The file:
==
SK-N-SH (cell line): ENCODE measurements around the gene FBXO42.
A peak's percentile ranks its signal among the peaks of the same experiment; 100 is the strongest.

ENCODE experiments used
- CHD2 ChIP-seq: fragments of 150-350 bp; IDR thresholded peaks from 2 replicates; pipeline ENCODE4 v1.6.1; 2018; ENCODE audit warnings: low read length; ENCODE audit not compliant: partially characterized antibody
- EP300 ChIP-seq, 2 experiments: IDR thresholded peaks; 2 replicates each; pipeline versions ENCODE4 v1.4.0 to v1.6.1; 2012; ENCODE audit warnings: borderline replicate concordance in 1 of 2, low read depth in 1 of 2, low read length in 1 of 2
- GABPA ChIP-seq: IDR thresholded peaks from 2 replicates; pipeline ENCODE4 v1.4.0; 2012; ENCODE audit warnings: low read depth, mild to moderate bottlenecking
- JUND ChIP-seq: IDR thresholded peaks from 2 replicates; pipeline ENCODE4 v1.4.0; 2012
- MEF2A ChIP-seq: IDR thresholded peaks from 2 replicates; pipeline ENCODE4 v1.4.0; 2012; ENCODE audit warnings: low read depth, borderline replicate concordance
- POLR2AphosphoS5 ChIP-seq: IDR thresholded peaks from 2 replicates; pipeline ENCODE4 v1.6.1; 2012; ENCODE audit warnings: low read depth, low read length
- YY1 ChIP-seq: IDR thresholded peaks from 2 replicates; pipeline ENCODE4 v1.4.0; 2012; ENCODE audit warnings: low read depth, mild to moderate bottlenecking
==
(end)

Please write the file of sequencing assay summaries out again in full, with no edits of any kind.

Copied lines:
SK-N-SH (cell line): ENCODE measurements around the gene FBXO42.
A peak's percentile ranks its signal among the peaks of the same experiment; 100 is the strongest.

ENCODE experiments used
- CHD2 ChIP-seq: fragments of 150-350 bp; IDR thresholded peaks from 2 replicates; pipeline ENCODE4 v1.6.1; 2018; ENCODE audit warnings: low read length; ENCODE audit not compliant: partially characterized antibody
- EP300 ChIP-seq, 2 experiments: IDR thresholded peaks; 2 replicates each; pipeline versions ENCODE4 v1.4.0 to v1.6.1; 2012; ENCODE audit warnings: borderline replicate concordance in 1 of 2, low read depth in 1 of 2, low read length in 1 of 2
- GABPA ChIP-seq: IDR thresholded peaks from 2 replicates; pipeline ENCODE4 v1.4.0; 2012; ENCODE audit warnings: low read depth, mild to moderate bottlenecking
- JUND ChIP-seq: IDR thresholded peaks from 2 replicates; pipeline ENCODE4 v1.4.0; 2012
- MEF2A ChIP-seq: IDR thresholded peaks from 2 replicates; pipeline ENCODE4 v1.4.0; 2012; ENCODE audit warnings: low read depth, borderline replicate concordance
- POLR2AphosphoS5 ChIP-seq: IDR thresholded peaks from 2 replicates; pipeline ENCODE4 v1.6.1; 2012; ENCODE audit warnings: low read depth, low read length
- YY1 ChIP-seq: IDR thresholded peaks from 2 replicates; pipeline ENCODE4 v1.4.0; 2012; ENCODE audit warnings: low read depth, mild to moderate bottlenecking